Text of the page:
Always use protection!
Esther admitted that back in high school, she’d roll her eyes and laugh at the sex educator told them to always use condoms and to make sure they had regular testing for STDs. Pfft—as if I would ever get an STD! she recalls.
I had unprotected sex. When he didn’t take out a condom and put it on, I felt too awkward to ask him. I thought, well, he didn’t say anything, so maybe I shouldn’t either. I knew it felt better for him to not wear a condom and I didn’t want to be a prude or spoil the mood. I decided against bringing it up. I was on the pill and I wouldn’t get pregnant, so it was cool, right?
He came home and told me that he had the STD and I immediately insisted that there was no way he could have gotten it from me. However, he revealed that he’d had a sexual health checkup just a few days before we’d met and he was clean. I still couldn’t believe that I was infected given that I had no symptoms. He pointed out that chlamydia didn’t always have any symptoms. I immediately booked a checkup and found out I was pregnant.
A few days after I read the positive pregnancy test, I had pains not dissimilar to period pain. It worried me so I went to the hospital. In the end, I miscarried that pregnancy and the doctors told me that my fallopian tubes were twisted. The doctors assumed it was because of my untreated chlamydia. While I was told I could possibly get pregnant again, it would be incredibly difficult.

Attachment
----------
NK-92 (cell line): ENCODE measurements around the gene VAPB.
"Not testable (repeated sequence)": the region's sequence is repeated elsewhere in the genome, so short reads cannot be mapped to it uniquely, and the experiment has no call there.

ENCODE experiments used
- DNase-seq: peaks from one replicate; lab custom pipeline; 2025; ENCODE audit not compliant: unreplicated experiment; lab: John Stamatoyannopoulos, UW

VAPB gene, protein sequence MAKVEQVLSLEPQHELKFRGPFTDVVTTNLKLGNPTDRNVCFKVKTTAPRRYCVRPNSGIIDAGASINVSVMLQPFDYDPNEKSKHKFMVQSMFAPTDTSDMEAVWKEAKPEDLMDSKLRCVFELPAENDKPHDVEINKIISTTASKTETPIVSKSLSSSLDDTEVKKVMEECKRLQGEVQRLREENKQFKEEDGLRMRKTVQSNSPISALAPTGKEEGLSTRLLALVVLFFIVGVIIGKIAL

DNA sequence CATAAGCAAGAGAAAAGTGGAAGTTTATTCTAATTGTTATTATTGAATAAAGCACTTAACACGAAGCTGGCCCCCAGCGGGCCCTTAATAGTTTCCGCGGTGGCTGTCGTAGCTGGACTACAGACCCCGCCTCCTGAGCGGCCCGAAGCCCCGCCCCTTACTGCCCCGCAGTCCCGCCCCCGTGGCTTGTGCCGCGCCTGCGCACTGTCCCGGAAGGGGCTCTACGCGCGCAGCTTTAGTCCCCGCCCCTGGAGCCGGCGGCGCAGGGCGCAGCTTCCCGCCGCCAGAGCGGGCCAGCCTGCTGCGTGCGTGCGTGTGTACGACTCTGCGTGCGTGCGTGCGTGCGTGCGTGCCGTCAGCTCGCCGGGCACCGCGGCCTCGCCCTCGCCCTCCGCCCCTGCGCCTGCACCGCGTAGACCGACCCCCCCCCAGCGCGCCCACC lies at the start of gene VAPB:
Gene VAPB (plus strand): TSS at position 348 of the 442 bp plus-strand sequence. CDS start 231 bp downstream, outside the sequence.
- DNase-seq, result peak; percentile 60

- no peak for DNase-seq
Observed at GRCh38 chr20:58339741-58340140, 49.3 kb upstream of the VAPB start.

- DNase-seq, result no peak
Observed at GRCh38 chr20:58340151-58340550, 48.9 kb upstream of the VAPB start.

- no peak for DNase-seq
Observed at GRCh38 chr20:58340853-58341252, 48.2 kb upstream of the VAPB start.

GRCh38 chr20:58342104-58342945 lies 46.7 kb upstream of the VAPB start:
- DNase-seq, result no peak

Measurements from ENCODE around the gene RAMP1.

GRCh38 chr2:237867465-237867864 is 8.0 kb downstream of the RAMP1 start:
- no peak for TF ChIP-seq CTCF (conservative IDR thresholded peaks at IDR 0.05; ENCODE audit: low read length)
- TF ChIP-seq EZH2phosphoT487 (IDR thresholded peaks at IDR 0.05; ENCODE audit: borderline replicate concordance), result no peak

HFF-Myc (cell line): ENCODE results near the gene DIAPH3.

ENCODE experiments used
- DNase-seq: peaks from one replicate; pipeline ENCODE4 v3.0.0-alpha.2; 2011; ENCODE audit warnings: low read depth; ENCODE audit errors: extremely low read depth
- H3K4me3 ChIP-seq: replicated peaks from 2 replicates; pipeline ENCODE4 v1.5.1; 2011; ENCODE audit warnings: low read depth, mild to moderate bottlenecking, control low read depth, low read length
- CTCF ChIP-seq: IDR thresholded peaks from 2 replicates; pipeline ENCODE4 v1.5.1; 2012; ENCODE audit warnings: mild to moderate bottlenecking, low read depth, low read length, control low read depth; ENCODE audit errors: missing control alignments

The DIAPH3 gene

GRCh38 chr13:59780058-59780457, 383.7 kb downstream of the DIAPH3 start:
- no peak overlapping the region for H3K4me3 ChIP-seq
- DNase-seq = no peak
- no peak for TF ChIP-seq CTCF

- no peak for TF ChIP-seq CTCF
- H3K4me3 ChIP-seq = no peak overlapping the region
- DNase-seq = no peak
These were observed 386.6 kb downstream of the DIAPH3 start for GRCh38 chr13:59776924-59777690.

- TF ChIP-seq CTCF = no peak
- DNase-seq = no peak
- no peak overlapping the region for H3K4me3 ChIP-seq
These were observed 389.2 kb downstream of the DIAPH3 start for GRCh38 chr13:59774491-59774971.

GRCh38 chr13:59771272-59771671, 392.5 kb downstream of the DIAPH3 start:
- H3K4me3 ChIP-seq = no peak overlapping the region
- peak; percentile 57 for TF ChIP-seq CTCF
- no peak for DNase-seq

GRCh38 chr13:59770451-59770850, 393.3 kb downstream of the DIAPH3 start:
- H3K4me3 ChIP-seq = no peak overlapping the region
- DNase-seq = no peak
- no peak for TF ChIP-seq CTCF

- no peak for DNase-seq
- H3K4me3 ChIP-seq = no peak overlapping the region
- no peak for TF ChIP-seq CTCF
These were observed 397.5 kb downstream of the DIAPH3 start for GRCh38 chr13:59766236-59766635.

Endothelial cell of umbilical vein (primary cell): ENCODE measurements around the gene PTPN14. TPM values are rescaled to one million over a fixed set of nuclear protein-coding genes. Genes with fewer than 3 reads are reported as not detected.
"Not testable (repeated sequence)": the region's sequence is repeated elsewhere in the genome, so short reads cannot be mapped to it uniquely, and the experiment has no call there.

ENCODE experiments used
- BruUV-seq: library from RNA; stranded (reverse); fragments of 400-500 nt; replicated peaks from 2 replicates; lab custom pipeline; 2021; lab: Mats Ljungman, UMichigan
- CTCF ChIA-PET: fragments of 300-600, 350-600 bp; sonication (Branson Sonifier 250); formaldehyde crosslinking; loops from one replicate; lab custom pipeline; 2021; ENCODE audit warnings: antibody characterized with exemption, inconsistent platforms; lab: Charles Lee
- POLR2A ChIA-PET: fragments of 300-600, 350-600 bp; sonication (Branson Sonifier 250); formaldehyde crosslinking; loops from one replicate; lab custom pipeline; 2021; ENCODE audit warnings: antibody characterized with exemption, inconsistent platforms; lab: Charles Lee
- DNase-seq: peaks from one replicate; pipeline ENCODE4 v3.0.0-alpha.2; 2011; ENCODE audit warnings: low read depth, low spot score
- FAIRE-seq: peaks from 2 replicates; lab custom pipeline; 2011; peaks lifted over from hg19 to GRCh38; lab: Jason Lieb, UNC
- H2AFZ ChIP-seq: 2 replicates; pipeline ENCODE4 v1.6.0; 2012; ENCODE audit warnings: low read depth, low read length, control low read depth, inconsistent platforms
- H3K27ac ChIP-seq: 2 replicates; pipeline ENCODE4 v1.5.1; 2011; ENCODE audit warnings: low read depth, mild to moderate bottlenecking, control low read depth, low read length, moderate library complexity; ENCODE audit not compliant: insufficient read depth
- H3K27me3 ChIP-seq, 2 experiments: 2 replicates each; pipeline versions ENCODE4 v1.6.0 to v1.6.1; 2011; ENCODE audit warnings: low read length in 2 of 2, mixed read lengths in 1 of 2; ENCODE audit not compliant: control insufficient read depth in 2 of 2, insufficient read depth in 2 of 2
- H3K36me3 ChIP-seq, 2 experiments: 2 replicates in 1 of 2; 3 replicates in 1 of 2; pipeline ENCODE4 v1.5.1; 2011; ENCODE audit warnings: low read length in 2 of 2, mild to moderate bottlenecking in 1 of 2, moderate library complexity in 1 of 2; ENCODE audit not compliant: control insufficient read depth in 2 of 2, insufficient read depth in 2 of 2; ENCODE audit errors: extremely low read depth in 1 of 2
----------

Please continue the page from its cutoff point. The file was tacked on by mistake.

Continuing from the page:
The third time I got pregnant, everything seemed to be going well. My hormone levels were where they should have been, there was a little heartbeat, and the egg had made it to where it was supposed to be. I was so excited to be a mom. Turns out, the egg had got stuck inside of my fallopian tube and it wasn’t in the right place and the pregnancy had to be terminated. They also had to remove my “good” tube, meaning there’s no chance I’ll ever conceive naturally.
Never again will I be embarrassed to ask a partner to use a condom or to seek out care immediately if I sense anything is wrong. The embarrassment of asking my partner to wrap it up is a whole lot less embarrassing than explaining why I can’t have kids.
Educate yourself! Find out about STDs by reading up and asking your doctor. Did you know that chlamydia is the most common STD amongst women under 25 or that it can be spread through oral sex as well as penetrative sex? Chlamydia is easily treated and there are no long-term consequences if it’s treated right away. So, whether you’re in a relationship or not, make a date on your calendar to get a sexual health check-up every few months. It’s better to be safe than sorry.